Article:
Led a team of 20 customer service representatives to achieve a 99% customer satisfaction rating, the highest among all seven of the organization’s call centers.

That’s a bullet point that shows the hiring manager that you understand what “excellent” and “fantastic look like, how they’re measured, and how those qualities impact her organization!  

When writing your resume to highlight your achievements, make them easier for hiring managers to see.  Group description of your day-to-day skills in paragraph form, and then group your accomplishments below in with bullet points, ensuring that all the ways you saved the company money, improved margin, and increased productivity will pop off the page.  

So…in conclusion…resumes, the document that outlines all my skills, experiences, and accomplishments, is all about that hiring manager and what she wants for the position.  If I talk to her about her needs and how I fill them, speak a language she understands, keep my story relevant, and share my achievements, I’m more likely to score the interview?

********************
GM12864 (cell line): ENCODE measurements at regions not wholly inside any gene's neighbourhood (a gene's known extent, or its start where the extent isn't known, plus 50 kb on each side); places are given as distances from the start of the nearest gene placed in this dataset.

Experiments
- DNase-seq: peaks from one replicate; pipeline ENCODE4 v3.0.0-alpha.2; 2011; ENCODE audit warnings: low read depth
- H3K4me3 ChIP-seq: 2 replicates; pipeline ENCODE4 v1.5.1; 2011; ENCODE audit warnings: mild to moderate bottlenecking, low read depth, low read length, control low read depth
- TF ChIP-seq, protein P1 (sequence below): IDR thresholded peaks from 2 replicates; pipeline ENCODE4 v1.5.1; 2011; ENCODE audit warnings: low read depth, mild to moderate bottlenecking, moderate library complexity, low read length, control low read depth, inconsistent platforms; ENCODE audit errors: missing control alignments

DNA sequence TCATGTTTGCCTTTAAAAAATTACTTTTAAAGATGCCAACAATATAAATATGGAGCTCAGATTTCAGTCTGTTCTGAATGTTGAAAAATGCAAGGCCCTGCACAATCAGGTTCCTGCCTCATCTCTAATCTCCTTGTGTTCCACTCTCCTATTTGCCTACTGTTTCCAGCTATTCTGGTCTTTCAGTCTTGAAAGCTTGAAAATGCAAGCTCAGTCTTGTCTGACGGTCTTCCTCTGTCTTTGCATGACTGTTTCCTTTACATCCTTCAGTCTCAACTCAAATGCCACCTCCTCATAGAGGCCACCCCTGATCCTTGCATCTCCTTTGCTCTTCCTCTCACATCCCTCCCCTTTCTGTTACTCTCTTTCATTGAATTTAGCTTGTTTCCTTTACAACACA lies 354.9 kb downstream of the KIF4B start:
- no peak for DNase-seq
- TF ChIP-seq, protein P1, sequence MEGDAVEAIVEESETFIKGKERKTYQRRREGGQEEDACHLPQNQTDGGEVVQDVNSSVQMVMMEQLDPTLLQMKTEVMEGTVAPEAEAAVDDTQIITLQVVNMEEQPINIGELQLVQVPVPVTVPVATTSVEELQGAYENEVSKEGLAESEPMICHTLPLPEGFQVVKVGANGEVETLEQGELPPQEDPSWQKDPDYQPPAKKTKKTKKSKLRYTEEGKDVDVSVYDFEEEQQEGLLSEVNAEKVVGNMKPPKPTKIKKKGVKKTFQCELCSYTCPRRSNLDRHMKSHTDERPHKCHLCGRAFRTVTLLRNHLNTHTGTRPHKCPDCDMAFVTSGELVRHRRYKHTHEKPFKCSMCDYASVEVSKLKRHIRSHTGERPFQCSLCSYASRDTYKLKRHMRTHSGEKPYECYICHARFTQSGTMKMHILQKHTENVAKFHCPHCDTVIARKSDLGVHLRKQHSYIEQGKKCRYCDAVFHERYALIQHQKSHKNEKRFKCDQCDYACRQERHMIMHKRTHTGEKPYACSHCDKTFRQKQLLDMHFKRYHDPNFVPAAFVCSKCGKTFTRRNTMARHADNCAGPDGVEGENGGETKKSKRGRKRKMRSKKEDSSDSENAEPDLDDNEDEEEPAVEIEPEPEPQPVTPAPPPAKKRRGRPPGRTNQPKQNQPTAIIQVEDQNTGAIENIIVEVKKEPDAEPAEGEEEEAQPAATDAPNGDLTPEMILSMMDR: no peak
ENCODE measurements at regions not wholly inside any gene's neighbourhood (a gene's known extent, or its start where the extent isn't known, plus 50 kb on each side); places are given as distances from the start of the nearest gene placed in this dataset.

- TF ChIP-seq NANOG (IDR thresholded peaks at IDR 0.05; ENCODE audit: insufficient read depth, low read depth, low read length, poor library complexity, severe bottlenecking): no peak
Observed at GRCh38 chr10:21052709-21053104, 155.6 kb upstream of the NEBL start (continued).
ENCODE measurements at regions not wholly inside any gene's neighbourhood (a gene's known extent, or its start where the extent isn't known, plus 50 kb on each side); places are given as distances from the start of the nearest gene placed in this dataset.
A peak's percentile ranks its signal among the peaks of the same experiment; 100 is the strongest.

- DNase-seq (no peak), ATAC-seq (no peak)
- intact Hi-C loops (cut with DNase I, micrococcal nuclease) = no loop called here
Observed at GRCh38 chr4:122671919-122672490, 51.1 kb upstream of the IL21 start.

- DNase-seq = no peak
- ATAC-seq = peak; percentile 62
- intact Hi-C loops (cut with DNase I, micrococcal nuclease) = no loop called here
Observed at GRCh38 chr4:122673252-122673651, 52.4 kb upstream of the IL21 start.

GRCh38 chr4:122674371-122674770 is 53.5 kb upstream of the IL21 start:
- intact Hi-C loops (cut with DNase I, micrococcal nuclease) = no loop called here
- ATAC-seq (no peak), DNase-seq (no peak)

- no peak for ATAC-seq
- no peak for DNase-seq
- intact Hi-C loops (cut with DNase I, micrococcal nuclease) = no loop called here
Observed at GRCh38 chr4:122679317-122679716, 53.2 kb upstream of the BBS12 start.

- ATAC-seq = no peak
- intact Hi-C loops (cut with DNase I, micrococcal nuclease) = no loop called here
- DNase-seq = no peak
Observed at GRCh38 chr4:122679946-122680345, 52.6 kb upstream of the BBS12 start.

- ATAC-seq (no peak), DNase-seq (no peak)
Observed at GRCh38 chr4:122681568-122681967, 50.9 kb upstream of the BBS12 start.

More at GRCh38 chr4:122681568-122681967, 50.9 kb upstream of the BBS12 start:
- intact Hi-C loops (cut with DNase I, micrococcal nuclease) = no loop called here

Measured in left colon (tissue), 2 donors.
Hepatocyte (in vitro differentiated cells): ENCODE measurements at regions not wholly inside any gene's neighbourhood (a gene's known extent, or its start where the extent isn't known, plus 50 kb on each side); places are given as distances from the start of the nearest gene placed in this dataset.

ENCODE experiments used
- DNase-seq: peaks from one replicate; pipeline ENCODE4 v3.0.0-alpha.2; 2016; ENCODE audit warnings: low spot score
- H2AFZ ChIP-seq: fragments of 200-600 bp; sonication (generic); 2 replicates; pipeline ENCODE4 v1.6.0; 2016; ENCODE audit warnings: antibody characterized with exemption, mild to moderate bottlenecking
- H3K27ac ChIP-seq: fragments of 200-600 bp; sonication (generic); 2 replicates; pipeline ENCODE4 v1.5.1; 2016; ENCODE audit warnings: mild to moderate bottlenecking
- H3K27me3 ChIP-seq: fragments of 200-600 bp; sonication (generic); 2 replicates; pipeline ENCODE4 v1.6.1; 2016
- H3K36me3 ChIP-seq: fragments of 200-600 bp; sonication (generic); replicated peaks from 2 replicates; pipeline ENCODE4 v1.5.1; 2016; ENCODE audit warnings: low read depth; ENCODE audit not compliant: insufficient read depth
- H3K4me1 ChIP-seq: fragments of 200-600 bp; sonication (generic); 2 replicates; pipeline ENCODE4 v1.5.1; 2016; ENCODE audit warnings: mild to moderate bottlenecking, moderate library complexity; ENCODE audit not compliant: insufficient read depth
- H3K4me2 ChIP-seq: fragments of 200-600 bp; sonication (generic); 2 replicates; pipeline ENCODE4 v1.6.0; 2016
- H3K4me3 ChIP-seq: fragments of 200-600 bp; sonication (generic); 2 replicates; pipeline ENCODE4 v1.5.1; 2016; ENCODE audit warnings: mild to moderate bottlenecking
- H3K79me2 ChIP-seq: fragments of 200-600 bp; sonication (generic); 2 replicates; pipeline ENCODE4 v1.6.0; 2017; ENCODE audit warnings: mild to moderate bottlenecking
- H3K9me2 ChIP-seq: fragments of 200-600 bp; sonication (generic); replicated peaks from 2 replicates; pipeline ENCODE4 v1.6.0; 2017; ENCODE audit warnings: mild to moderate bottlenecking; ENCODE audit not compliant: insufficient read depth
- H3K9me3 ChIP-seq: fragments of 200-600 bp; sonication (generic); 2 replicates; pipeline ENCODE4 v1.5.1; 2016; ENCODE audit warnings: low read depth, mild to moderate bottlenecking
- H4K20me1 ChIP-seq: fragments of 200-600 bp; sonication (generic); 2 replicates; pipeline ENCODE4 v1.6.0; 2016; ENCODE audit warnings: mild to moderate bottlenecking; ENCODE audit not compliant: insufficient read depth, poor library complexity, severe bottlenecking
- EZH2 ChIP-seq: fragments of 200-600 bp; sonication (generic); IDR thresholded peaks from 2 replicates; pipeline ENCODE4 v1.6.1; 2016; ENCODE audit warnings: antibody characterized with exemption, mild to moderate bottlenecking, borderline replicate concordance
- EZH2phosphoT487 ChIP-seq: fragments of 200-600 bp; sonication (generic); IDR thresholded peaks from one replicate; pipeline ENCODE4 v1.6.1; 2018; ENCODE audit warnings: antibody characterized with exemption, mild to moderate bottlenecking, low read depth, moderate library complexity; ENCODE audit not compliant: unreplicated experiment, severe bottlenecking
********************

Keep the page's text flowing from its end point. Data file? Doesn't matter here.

Yes!  Your resume is an important step in having the career you want.  It’s is your targeted marketing campaign, and when you’re using language and facts that are specific to your target audience, you’ll be much more successful in your results.  This doesn’t mean that every hiring manager is going to call you.  It does mean that you’re giving yourself every chance, as a candidate, to land a position with a company that’s really a good fit.

Written By
Stephanie Gillett is a full-time freelance business writer with a concentration on job markets, job search, employment, and employee engagement. With 30+ years of corporate, Fortune 500 experience in her toolkit, she spends her spare time leveraging innovative management and human resource techniques to optimize the productivity of a husband and two dogs.

Related Post

Show Buttons
Hide Buttons